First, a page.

Cash tips

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Read Paddy Hartdegen’s thoughts on this matter.

During the course of the past few days I came across a very interesting little snippet from the South African Revenue Service – notoriously tough on implementing the tax laws – that a concession has been given to young taxpayers who work as waitresses or waiters.

As most people might know the threshold for paying tax is just over R67 000 a year so if you earn less than that you need not worry about tax.  However, if you earn R67 112 then you are liable for tax and must cough up and do your return too.

Now it seems unlikely that a waiter or waitress will make that much money looking after tables in the evening while they complete the PhD that might make them employable.  But it is possible given the fact that some patrons in restaurants show-off by leaving huge tips when they have a large party of guests to impress.

Anyway, Pravin Gordhan, the Minister of Finance, made a concession for waiters and waitresses:  any tips that are paid in cash can be pocketed and will not attract any tax.  A modified “what you see is what you get to keep”.

So basically whatever they cash they get is theirs.  Mahala.  And by keeping it they’re not breaking any laws either because the law says they don’t have to declare their cash tips.

Obviously, ‘tips’ that are paid in cash are not taxable.  Immediately I’m going to classify myself as a ‘freelance waiter (not ‘writer’) and start claiming that I have to take an ‘order’ to write something and deliver it on time and ‘grilled to perfection’.  Then, as a “freelance writer’, I don’t have to pay tax as long as I get paid in cash.

Anyone who is a ‘waiter’ and gets paid in cash is eligible to claim.

So I wonder how long it will take for some clever engineers to use this definition:  Consultant engineers become ‘consulting waiters’ offering to bring Medupi (at last) into the power grid for a ‘cash tip’ of R175-million.

In fact, new contracting waiters will be popping up all over the place to bring projects on line and to order – baked as they should be with a dash of soured labour relationships and some contract labour on the side.  Who could argue?

Africa is an ingenious place, so the street sales vendors might start carrying cash-card machines just to do the business because if they can make a sale on the side of the road with a portable point-of-sale machine they won’t mind paying the tax because who’s ever going to trace them anyway.  The dynamics of selling can change so dramatically it’s almost laughable.

And I love it because the clever ‘spin-sters’ in our society will put a whole new ‘spin’ on what’s cash and what’s a genuine, taxable transaction.

It’s such a new ‘spin’ on the ‘profession’ of waiting on tables and I don’t think it will be long before we start seeing ‘housing waiters’; ‘project facilitator waiters’ or ‘human resources waitresses’ – all claiming that their ‘payment’ was actually nothing more than a ‘tip’ for taking care of a particular client with the kind of diligence and attention to detail that all really good ‘waiters’ display.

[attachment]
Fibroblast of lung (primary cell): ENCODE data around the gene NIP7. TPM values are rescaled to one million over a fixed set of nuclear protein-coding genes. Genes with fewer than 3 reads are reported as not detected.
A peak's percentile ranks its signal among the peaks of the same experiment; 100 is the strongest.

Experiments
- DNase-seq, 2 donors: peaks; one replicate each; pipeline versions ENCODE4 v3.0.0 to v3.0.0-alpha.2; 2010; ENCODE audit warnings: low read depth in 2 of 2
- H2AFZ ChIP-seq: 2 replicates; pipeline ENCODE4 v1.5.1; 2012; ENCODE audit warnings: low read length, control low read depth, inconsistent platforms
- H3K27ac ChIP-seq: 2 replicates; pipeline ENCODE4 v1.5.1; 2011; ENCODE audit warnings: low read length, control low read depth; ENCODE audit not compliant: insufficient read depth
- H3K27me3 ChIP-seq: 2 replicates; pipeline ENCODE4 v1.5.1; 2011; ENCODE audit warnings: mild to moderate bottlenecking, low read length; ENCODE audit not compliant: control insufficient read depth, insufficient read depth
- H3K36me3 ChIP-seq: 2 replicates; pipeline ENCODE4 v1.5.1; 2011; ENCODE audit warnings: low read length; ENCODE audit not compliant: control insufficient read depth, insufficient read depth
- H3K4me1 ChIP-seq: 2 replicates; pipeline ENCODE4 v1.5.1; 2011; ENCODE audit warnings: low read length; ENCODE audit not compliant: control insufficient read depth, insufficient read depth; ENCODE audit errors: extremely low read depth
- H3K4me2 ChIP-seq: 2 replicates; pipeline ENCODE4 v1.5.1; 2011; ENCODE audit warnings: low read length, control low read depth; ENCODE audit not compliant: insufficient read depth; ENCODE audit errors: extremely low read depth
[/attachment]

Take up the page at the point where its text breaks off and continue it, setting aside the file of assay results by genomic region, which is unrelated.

We might even have to redefine previous role:  Julius Malema could become a ‘youth league waiter’ getting rid of his awkward tax problems and maybe even President Jacob Zuma could be the ‘head waiter’ of ‘service delivery by the ANC’.

Malema has not been convicted of any corruption and neither has Zuma so if there was an enquiry, they might say that they were not liable for tax in the first place because, after all, they were just waiters, getting paid in cash for deliver ‘a decent service’.

Interestingly, the Receiver has not given any indication of the maximum amount of tips that can go undeclared.

So if I might decide to open a shebeen myself. My menu would state that all food and drink is free as long as you pay me an equivalent tip in cash.  I could then keep that cash as a ‘tip’ for serving free food Tax problem solved. Not VAT, not services levies or training levies.  Just ‘tips’.

Of course it does mean that anyone using a credit card would either have to pay penalties in the form of traceable fees for eating my food – as calculated separately and excessively. Otherwise, they’d pay my tip in cash, give me the loot and everyone’s happy.

My bank charges would all but vanish, but the vault in my house might be a huge target for the criminals seeking ‘tips’ for ‘breaking and entering’ claiming they were just taking possession of the ‘wealth’ tips that they were entitled too.

Of course anyone with half a brain knows this is so far outside the principle of the Pravin Gordhan’s concessions that could never hold up in a court of law but it might open the door to a litany of chance-takers who surface whenever any concession – complex or rudimentary – is made the South African Revenue Service.

And with the high taxes that we are paying, who can blame because taxes are number on the list of ‘resentment purchases’ alongside – it would seem – with electricity payments in informal settlements.

I love the fact that youngsters are not being taxed on their cash tips but I’m just waiting to hear when, where and how the first ‘chancers’ are going show their faces declaring that a payment was a ‘tip’ not a salary, a commission or a bribe.

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Crown Publications, one of South Africa’s largest business-to-business publishing houses, came into existence in 1986. Since then, the company has grown from producing a single magazine, Electricity SA (renamed Electricity+Control), to publishing six monthly magazines, three quarterlies, and a number of engineering handbooks.